# Mann-Whitney U Test

This Mann-Whitney U Test is used to find out if there is a significant difference between the medians of two sets of data.

There should be between 5 and 20 readings or values (e.g. quadrats or sweeps) in each data set. The data does not need to be normally distributed (i.e. it is a non-parametric test).

Before carrying out the statistical test, a null hypothesis needs to be formulated. The null hypothesis is different to the main study hypothesis and always states there will be no significant difference between the two data sets.

**Example**

Two ponds were surveyed to see if there was a difference in the number of invertebrate species found in each pond. Pond A was shaded by trees, Pond B was unshaded.

Null hypothesis:** There is no significant difference in the number of species found in the two ponds.**

**Results** (number of species per sweep, n is the number of sweeps)

Pond A | 6 | 2 | 11 | 5 | 7 | 3 | 6 | 5 | 6 | 4 | _{n}A = 10 |

Pond B |
11 |
5 |
8 |
4 |
13 |
6 |
15 |
7 |
12 |
10 |
_{n}B = 10 |

1. First put the data in order as one set of numbers (distinguish between the two data sets – Pond A is in normal type, Pond B is in blue) and ‘rank’ them all between 1 and, in this data set, 20.

Data | 2 | 3 | 4 |
4 | 5 |
5 | 5 | 6 |
6 | 6 | 6 | 7 |
7 | 8 |
10 |
11 |
11 | 12 |
13 |
15 |

Rank | 1 | 2 | 3.5 |
3.5 | 6 |
6 | 6 | 9.5 |
9.5 | 9.5 | 9.5 | 12.5 |
12.5 | 14 |
15 |
16.5 |
16.5 | 18 |
19 |
20 |

Note: If there is more than one reading with the same value they ‘share a rank’. For example, the value 4 would have the ranks 3 and 4 but because there are two readings with that value they have the same rank which is 3.5 (3+4/2). There are 3 readings with the value 5 so the rank given to each of them is 6 (5+6+7)/3 = 6.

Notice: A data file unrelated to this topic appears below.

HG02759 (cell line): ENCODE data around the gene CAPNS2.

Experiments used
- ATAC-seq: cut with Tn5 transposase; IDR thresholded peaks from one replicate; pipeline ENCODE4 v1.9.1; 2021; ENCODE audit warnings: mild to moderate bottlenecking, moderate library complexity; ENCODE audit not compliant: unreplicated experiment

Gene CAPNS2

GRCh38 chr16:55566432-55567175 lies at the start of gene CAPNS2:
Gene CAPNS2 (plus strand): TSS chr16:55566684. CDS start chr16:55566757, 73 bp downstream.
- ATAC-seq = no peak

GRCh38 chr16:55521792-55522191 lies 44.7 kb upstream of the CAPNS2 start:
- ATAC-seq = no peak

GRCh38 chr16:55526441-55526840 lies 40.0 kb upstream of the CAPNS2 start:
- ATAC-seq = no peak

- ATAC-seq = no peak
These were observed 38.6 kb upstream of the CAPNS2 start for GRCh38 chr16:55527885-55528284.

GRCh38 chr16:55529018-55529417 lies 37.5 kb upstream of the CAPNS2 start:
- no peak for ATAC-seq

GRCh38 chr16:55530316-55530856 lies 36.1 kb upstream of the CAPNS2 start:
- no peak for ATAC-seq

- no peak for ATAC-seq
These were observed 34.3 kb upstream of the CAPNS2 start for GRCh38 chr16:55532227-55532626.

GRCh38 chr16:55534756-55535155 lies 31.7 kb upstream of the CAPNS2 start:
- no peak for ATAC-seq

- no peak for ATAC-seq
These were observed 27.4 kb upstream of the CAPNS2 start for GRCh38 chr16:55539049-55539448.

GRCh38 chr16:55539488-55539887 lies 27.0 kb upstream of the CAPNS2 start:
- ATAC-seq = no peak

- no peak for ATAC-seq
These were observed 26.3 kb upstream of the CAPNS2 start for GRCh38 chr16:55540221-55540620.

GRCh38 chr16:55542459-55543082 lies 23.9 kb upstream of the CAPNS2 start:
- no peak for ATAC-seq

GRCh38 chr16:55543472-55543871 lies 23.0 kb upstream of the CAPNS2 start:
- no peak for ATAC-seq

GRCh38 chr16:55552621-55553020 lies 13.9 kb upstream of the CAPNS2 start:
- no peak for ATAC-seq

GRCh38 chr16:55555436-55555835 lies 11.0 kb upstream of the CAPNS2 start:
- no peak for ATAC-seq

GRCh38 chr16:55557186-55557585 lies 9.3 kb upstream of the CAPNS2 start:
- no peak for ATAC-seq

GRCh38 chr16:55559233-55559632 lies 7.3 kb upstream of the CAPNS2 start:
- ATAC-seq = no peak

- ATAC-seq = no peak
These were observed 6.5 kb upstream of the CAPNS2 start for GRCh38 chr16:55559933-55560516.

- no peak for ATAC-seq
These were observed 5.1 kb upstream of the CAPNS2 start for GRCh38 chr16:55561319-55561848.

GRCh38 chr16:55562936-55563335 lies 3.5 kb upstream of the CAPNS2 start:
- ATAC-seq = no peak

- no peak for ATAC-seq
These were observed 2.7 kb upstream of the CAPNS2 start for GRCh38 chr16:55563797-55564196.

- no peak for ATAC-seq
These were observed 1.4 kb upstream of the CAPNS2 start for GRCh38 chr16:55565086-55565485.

2. Once you have ranked the data, you need to add up the ranks for each data set

ΣrA = Pond A = 1 + 2 + 3.5 + 6 + 6+ 9.5 + 9.5 + 9.5 + 12.5 + 16.5 = 76

**ΣrB = Pond B = 3.5 + 6 + 9.5 + 12.5 + 14 + 15 + 16.5 + 18 + 19 + 20 = 134**

3. You can then calculate the value of U for each pond

nA = number of samples from Pond A, nB = number of samples from Pond B

UA = nAnB + (nA(nA+1))/2 – ∑rA = 100 + 55 – 76 = 79

**UB = nAnB + (nB(nB+1))/2 – ∑rB = 100 + 55 – 134 = 21**

4. Take the smallest value of U (21 is smaller than 79). This is your calculated test statistic.

5. Look up the critical value of U from the Mann-Whitney U Test statistical table

6. If the calculated value is LESS THAN or EQUAL TO the critical value there is only a 5% probability that the null hypothesis is true and can, therefore, be rejected. Therefore, there is a statistically significant difference between the two data sets.

In our example, the **critical value is 23**.

Our **calculated value of 21** is LESS THAN the critical value and so, we reject the null hypothesis.

Your statistics results should go in the results section of your report.

e.g. “The Mann-Whitney U test was used to see if there was a statistically significant difference in the number of species in the two ponds because the measurements were of the ordinal level. The null hypothesis stated that there was no significant difference in the number of invertebrate species in the two ponds and was rejected because the calculated U value was less than the critical U value at the 5% significance level (n=10, Ucalc = 21, Ucrit = 23).”

Now consider the biological significance of the result… and link it back to the other data you have collected.